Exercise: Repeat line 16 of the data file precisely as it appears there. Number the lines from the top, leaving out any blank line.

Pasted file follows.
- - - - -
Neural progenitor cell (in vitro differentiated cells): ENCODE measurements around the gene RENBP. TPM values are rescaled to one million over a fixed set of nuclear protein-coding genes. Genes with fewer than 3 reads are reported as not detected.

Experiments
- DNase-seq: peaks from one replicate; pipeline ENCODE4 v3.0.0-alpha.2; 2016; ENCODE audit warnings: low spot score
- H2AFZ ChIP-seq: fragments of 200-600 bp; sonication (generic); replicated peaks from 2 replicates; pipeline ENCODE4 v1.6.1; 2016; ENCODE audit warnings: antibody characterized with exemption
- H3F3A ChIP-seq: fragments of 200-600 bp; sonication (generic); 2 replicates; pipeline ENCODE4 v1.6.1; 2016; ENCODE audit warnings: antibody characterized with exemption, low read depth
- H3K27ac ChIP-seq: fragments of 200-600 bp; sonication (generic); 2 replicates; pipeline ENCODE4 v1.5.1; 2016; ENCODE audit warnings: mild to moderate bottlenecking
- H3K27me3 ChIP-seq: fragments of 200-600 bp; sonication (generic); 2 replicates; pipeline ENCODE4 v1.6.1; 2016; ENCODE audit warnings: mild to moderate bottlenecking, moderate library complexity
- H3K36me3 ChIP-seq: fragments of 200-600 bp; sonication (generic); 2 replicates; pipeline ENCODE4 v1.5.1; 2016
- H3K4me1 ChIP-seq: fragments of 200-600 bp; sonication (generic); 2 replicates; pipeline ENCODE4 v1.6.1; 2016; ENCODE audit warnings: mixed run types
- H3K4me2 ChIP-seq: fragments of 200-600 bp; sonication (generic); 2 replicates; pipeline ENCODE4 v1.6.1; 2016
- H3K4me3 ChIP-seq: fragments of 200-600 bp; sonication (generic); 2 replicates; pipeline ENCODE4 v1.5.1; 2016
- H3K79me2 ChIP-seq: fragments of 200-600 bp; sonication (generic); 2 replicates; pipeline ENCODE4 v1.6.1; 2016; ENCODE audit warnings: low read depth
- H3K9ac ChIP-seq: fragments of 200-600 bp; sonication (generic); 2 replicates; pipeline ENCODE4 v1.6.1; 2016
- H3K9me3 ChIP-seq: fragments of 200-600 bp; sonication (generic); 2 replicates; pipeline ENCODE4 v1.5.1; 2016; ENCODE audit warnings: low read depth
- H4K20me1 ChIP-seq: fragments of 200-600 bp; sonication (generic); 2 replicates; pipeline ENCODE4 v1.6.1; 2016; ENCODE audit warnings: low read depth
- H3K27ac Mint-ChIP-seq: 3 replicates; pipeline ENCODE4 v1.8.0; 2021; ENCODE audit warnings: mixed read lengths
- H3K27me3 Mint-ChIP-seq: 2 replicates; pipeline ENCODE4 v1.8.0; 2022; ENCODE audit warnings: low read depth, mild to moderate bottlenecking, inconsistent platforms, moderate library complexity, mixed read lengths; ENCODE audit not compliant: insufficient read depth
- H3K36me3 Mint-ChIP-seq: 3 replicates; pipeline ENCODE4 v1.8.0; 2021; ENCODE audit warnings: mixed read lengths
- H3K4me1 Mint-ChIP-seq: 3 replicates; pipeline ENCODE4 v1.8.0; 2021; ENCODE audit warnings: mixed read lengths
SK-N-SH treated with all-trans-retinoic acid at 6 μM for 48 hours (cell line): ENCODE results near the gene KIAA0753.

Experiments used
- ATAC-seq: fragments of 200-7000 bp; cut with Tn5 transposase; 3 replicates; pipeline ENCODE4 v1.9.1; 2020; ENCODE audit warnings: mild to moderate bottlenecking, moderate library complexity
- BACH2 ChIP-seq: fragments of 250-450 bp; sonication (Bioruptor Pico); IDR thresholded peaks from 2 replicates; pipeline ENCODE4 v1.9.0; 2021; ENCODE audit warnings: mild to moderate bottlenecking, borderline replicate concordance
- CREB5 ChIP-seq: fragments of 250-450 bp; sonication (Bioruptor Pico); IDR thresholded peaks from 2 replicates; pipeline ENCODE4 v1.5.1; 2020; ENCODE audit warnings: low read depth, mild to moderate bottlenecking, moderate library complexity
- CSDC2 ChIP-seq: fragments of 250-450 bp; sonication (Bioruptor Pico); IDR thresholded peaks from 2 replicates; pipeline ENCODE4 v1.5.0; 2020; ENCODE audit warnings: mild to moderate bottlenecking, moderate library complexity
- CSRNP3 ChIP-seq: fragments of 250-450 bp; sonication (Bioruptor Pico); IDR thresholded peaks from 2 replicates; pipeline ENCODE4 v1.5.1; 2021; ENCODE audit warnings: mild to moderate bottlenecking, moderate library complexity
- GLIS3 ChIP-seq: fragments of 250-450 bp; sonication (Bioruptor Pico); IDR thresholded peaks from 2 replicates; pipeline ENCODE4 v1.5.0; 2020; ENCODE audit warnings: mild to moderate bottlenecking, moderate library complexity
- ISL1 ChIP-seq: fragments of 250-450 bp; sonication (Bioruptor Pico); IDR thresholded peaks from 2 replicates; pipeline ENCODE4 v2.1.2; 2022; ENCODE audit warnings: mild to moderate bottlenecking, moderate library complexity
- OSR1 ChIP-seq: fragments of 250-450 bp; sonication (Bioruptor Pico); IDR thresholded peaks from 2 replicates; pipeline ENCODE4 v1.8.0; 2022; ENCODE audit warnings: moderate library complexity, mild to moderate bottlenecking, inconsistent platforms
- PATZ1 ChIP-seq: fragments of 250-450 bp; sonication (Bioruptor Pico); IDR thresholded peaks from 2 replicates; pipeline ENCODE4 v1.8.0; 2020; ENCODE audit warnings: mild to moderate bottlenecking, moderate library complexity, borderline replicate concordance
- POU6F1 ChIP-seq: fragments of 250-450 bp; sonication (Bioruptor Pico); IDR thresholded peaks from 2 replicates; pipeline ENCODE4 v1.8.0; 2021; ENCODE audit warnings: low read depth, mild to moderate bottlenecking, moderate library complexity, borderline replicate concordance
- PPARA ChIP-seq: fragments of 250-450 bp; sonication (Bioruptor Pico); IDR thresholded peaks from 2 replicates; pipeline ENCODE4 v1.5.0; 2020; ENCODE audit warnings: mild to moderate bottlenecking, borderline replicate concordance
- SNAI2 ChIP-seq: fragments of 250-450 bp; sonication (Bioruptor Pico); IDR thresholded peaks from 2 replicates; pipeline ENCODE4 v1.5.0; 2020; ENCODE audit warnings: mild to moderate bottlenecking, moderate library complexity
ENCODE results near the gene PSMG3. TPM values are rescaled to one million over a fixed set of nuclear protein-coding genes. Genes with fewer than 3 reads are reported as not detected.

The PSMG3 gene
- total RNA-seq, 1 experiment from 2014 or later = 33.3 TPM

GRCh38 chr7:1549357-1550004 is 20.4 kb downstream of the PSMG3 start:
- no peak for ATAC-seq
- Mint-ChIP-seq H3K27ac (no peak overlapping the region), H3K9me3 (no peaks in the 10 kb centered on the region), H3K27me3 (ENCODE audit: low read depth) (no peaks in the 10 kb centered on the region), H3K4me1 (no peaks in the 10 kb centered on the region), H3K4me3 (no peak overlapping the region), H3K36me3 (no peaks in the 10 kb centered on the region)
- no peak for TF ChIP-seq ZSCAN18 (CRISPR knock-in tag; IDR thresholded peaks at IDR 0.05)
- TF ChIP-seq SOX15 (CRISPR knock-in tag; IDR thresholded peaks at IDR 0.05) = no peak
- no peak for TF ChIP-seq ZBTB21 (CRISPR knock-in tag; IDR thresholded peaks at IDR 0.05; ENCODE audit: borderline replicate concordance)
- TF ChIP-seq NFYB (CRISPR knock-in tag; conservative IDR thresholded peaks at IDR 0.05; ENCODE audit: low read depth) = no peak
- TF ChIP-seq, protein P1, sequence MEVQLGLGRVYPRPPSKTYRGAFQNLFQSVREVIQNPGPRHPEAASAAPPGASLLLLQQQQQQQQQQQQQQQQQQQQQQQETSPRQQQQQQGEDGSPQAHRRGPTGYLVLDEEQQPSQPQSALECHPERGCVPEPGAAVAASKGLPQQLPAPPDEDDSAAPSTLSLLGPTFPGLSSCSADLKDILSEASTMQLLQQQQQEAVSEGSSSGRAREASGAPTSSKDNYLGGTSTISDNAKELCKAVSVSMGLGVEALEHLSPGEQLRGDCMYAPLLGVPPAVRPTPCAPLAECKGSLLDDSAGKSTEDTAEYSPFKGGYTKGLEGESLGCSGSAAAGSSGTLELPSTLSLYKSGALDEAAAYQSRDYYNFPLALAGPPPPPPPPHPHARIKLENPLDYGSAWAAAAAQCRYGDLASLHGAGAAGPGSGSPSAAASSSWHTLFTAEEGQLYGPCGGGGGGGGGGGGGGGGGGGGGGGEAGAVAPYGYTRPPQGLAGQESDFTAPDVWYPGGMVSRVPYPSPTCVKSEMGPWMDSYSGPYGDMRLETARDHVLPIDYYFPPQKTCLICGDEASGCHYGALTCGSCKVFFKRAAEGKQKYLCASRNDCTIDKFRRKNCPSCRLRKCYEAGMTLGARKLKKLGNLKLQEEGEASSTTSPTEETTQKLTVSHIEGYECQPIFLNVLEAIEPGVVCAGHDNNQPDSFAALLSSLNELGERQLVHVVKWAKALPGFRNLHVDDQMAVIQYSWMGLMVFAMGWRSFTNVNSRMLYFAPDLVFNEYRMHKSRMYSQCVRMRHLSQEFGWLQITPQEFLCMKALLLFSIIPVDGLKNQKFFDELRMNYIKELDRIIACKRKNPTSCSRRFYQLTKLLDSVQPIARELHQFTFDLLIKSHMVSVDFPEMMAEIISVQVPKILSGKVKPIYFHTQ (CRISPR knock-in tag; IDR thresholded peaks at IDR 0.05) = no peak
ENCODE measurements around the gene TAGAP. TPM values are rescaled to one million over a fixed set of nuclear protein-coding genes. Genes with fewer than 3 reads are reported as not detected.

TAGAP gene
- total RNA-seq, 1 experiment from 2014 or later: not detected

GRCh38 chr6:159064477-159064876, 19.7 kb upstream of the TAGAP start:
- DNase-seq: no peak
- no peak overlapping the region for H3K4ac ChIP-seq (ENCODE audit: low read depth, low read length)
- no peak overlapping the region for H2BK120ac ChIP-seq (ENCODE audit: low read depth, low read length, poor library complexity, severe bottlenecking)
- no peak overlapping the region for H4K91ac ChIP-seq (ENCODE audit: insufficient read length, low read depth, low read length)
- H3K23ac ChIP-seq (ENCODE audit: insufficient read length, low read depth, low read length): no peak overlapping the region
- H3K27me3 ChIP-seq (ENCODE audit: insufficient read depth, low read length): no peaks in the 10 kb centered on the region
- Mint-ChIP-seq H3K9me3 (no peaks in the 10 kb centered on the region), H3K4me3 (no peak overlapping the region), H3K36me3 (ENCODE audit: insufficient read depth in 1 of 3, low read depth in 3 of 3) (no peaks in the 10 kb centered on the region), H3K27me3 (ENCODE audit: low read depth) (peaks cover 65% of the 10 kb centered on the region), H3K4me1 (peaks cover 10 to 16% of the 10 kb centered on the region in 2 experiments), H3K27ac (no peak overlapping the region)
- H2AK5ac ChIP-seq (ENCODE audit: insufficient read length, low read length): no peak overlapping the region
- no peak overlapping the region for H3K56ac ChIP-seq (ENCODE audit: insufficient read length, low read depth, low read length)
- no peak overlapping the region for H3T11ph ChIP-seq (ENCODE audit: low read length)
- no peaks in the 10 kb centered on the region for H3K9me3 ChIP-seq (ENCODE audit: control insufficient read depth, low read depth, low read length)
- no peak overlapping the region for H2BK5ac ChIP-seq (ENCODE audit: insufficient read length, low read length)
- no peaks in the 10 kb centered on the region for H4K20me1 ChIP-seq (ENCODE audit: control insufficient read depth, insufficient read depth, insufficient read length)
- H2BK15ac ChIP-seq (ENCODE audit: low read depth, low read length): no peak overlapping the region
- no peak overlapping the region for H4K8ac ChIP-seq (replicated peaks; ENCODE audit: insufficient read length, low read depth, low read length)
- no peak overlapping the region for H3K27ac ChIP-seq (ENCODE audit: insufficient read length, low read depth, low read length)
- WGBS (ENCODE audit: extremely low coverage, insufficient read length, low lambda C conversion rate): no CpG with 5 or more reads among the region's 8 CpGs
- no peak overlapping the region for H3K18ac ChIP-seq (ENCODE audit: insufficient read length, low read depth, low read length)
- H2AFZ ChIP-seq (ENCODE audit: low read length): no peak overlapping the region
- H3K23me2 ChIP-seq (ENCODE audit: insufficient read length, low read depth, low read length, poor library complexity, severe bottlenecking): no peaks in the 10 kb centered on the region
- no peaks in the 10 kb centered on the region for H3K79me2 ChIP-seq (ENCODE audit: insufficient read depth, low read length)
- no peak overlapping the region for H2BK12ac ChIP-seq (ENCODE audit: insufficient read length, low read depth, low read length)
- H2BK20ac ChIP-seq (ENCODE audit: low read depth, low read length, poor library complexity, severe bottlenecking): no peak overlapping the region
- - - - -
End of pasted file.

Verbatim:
- H3K27ac Mint-ChIP-seq: 3 replicates; pipeline ENCODE4 v1.8.0; 2021; ENCODE audit warnings: mixed read lengths